# [Haskell-cafe] Uses of `fix' combinator

Miguel Mitrofanov miguelimo38 at yandex.ru
Thu Feb 19 09:31:08 EST 2009

```Each data type in Haskell contains one element, which is usually
"invisible". It's called "bottom" and denoted by (_|_).

Naturally (_|_) of type Int and (_|_) of type Char are different;
however, they are denoted as if they are the same, 'cause there isn't
much difference between them. Anyway, if you try to calculate
something which happens to be (_|_) and your program would throw an
error or loop forever.

Now, since there is (_|_)::Int and (_|_)::Char, there are also ((_|_),
(_|_)) :: (Int, Char) as well as (1, (_|_)) :: (Int, Char) and ((_|_),
'a') :: (Int, Char); all of them are different from (_|_) :: (Int,
Char). If a value contains (_|_) somewhere inside it, we say that it
is less defined than the value obtained from it by replacing (_|_)s
with something else. For example, (_|_) is less defined than ((_|_),(_|
_)), which is less defined than (1, (_|_)) or ((_|_), 'a'); and both
of them are less defined than (1, 'a').

'fix' is a function which maps a function 'f' to the LEAST defined x
such that f x = x. Such 'x' always exists; it could be (_|_), but it
could be something else. For example, (^^2) is a strict function,
which means that (_|_)^^2 = (_|_); therefore fix (^^2) = (_|_) - which
you've discovered yourself.

A stupid example: fix (\a -> (1, snd a)) = (1, (_|_)). (_|_) is not
the right answer: (\a -> (1, snd a)) (_|_) = (1, snd (_|_)) = (1, (_|
_)) which isn't (_|_).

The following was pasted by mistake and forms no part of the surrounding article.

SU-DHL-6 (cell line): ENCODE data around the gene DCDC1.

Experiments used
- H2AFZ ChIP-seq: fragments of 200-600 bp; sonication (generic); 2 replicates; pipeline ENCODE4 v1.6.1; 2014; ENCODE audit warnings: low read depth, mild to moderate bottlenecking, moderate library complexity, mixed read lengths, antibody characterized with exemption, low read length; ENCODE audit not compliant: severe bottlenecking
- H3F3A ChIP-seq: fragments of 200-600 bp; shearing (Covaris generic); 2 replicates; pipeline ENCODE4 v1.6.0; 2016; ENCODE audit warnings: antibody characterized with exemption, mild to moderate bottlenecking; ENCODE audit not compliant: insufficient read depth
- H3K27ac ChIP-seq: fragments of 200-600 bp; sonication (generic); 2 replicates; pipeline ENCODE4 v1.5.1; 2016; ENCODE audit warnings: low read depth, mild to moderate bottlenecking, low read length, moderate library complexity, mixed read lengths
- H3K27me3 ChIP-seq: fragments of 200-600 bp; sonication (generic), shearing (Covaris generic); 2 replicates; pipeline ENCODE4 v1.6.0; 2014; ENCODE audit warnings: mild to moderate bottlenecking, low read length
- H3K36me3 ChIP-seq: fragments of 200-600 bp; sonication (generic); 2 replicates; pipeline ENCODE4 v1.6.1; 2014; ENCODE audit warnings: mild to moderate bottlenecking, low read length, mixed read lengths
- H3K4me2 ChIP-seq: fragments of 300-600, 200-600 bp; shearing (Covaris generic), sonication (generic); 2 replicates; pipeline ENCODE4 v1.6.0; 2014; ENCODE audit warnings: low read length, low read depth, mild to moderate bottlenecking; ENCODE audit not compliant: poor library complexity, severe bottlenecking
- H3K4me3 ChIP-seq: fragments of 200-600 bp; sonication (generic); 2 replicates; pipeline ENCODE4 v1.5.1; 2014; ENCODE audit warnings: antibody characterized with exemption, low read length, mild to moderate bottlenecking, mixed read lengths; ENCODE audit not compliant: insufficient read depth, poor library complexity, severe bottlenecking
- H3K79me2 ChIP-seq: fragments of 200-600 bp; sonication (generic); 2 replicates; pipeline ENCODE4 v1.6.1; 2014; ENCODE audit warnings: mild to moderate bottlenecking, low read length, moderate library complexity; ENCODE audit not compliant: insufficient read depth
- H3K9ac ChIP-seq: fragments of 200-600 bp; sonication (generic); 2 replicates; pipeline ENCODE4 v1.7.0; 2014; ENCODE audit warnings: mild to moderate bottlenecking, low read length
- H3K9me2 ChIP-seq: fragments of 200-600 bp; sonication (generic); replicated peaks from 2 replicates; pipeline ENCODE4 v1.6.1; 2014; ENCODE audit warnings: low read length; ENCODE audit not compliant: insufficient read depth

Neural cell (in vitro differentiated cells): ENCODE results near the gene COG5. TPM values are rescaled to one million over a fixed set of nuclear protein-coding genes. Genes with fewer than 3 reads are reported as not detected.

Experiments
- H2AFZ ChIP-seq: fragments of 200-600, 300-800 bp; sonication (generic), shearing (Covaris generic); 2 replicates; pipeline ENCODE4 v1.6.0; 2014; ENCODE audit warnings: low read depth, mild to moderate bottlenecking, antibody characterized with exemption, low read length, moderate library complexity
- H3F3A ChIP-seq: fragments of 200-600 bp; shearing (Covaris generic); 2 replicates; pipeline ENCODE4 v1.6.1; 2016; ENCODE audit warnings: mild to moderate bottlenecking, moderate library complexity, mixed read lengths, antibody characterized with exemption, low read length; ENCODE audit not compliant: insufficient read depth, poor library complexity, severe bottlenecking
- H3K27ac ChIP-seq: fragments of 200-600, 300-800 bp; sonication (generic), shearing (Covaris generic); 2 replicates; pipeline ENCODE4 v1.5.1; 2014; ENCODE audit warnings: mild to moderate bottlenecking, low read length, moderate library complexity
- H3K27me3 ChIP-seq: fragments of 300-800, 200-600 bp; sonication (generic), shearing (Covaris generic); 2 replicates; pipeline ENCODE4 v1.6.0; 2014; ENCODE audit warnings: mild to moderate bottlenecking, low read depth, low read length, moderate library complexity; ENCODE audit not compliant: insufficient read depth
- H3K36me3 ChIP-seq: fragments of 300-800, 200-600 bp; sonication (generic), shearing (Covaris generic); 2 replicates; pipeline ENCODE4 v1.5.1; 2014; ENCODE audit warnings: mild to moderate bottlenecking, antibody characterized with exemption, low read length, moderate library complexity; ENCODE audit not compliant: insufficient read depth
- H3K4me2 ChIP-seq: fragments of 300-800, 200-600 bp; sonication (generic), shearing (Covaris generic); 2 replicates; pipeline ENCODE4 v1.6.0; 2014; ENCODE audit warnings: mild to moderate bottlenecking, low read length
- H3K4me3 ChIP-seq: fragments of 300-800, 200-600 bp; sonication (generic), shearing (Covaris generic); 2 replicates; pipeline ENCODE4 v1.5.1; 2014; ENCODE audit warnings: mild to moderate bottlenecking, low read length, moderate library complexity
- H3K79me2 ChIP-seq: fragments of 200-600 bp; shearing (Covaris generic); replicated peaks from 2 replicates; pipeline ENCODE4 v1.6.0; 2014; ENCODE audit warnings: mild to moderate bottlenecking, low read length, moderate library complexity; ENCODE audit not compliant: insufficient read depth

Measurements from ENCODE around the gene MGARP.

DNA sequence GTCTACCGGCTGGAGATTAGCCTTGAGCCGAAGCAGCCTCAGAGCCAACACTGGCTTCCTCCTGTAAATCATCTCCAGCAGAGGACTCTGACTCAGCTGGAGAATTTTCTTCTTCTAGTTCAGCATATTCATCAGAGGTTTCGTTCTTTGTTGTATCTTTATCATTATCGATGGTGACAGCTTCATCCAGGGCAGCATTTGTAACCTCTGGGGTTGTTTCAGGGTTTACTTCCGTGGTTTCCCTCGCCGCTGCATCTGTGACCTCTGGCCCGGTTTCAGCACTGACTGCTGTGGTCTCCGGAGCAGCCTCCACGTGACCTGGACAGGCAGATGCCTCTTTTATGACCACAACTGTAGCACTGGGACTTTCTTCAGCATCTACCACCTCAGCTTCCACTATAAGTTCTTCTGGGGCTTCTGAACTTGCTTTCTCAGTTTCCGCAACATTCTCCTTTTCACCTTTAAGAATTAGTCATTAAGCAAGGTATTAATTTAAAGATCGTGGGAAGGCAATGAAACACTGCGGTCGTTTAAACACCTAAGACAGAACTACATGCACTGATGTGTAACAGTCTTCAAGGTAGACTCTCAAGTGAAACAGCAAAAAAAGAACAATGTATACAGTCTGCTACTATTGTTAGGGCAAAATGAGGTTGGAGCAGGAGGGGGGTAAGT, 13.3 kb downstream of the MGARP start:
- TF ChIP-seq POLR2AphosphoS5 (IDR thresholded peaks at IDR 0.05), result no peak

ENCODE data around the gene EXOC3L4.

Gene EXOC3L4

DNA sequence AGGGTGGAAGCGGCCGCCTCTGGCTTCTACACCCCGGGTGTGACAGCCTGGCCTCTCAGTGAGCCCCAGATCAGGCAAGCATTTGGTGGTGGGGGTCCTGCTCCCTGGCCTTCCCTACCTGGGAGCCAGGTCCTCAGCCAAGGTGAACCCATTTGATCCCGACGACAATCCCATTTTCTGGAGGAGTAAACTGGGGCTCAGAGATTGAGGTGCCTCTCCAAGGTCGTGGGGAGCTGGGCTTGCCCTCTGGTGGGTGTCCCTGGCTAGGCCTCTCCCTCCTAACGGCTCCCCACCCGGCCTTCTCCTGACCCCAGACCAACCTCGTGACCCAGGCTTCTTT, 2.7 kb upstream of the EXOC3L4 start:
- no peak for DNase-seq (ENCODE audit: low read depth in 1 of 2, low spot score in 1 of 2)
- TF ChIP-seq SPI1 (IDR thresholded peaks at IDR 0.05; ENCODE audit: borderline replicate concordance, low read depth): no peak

Another, less stupid example: fix (\a -> (1, fst a)) = (1, 1) - which
doesn't contain (_|_) anywhere inside it. See, (_|_) is not the right
answer here: (\a -> (1, fst a)) (_|_) = (1, fst (_|_)) = (1, (_|_)),
which isn't (_|_). But (1, (_|_)) is not the right answer either: (\a -
> (1, fst a)) (1, (_|_)) = (1, fst (1, (_|_))) = (1, 1).

On 19 Feb 2009, at 17:00, Khudyakov Alexey wrote:

> Hello,
>
> While browsing documentation I've found following function
>
>> -- | @'fix' f@ is the least fixed point of the function @f@,
>> -- i.e. the least defined @x@ such that @f x = x at .
>> fix :: (a -> a) -> a
>> fix f = let x = f x in x
>
> I have two questions. How could this function be used? I'm unable to
> imagine
> any. Naive approach lead to nothing (no surprise):
>
> Prelude Data.Function> fix (^^2)
> <interactive>: out of memory (requested 2097152 bytes)
>
>
> Second question what does word `least' mean?`a' isn't an Ord instance.
>
> --
>  Khudyakov Alexey
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